Have you ever noticed a “Locked” symbol on your browser?
All current browsers indicate when a web site you are viewing is secured. Here’s an example of the locked site indicator in the Firefox browser.
In short, if you don’t see the padlock icon, the website you are viewing is not secure.
But what does that mean? Is it important to you? The answers are simply, yes. It is important especially when you are accessing the internet via a public WiFi like is found in a coffee shop or the library.
All up-to-date browsers, Chrome, Firefox, Safari, Opera, etc. have a similar indicator. If your browser doesn’t, you should upgrade or switch browsers. Keeping your browser updated is important because viewing and interacting with websites is one of the times you are vulnerable to outside attacks on your computer. Developers are continually finding browser security flaws and fixing them. You must keep up to be safe.
Thirty years ago, when the Internet was young, computer engineers did not worry about snooping or impersonating on the Internet. We assumed that anyone who could connect online was honest and well-meaning. That was naïve, but that’s how it was.
When we wised up, we developed a more secure methods. Two parts were added: encryption and certification. Encryption makes it difficult to read private data. Certification make sure that you are communicating with your bank and not some pirate boiler room in a foreign country. Encryption can be broken, and certificates can be counterfeited but the secure communication is still much safer.
However, security was expensive in the days when computers and networks were a thousand times slower than they are today. Secure browsing did not replace insecure browsing because secure browsing bogged down the computers and networks it ran on. So, the engineers compromised. Most communication over the Internet, especially in the early days, did not need to be private. No one cared if someone snooped on them while reading stock market quotes on Yahoo. Few monetary transactions were executed over public networks. The compromise was to keep both the insecure and secure methods active and only use secure communications when absolutely necessary.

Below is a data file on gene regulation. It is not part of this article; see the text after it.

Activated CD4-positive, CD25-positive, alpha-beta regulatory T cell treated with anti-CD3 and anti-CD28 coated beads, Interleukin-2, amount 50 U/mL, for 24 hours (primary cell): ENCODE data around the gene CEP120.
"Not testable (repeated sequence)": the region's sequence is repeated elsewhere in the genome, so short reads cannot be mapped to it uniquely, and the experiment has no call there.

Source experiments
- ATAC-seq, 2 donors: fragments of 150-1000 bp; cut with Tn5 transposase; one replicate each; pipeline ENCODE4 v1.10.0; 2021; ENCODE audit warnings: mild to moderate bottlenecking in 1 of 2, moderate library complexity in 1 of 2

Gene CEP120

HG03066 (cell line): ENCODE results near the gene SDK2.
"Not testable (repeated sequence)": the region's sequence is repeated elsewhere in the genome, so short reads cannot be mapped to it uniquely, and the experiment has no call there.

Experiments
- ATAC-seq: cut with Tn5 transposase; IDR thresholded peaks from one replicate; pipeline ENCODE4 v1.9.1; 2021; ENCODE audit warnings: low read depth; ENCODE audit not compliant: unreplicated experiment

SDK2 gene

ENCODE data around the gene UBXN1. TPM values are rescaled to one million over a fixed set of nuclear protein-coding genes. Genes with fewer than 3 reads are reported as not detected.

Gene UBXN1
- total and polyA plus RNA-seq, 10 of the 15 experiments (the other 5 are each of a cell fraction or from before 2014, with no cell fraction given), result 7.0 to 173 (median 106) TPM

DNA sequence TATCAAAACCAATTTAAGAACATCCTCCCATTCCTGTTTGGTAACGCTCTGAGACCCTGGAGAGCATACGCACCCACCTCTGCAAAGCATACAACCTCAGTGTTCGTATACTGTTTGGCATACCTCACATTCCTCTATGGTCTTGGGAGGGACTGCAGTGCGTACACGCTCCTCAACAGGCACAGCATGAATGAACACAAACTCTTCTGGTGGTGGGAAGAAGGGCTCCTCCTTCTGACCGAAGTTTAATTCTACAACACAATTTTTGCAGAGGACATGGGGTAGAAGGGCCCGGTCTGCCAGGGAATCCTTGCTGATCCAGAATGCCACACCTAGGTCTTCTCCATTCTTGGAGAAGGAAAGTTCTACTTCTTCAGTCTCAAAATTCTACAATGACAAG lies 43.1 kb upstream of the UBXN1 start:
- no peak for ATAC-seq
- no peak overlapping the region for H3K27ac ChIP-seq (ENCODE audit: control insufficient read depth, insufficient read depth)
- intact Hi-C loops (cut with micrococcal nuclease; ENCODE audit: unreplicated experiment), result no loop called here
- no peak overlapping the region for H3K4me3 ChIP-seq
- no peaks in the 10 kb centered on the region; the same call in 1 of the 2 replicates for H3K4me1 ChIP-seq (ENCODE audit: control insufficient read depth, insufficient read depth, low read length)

In the 1990s, Amazon, for example, only used secure communication when transmitting passwords and payment information. While browsing the catalog, communication was wide open and insecure. If you had looked carefully, you might have noticed that the web address was sometimes “http://amazon.com” (insecure) and sometimes “https://amazon.com” (secure) but most people didn’t care.
A lot has changed. Sites like Amazon no longer use any unlocked communications.
Today, most financial transactions have some online elements and collecting data on people’s habits has become big business. Computer and network performance has improved to the point that the difference between secure and insecure is measured in thousandths of a second instead of minutes. In today’s environment, data is the new cash crop. All data, even a catalog page, is worth encrypting. Hence, the computer industry urges everyone to make life hard for the criminals and always use secure communication.
Many web sites still use insecure communications, but the number is dwindling fast. Google has warned that they may soon stop returning insecure sites in their searches. An unlocked indicator is now a sign that a web site may be dangerous. Hackers don’t want to take the trouble or leave clues for law enforcement by setting up secure communications.
For myself, when I stumble onto a site that does not display the locked symbol, I am careful. Sometimes a site is legitimate but behind the times. However, if I have suspicions, I immediately disconnect from the network and run a virus scan to be sure my computer has not picked up something nasty. I may be over cautious, but I have too much experience with what happens when you are not careful.
When you are on public WiFi, like a coffee shop, a hotel, or the public library, you should be especially careful. It is ridiculously easy for anyone else connected to a public local network to snoop in on any communication that does not show the locked indicator on your browser. This is also why you should put a long and difficult password on your personal WiFi network at home.
If you have questions about computing, post them in a comment below and I’ll try to answer them. Or come in to the Ferndale Public Library on the 1st and 3rd Wednesdays each month at 3 pm and ask me face to face.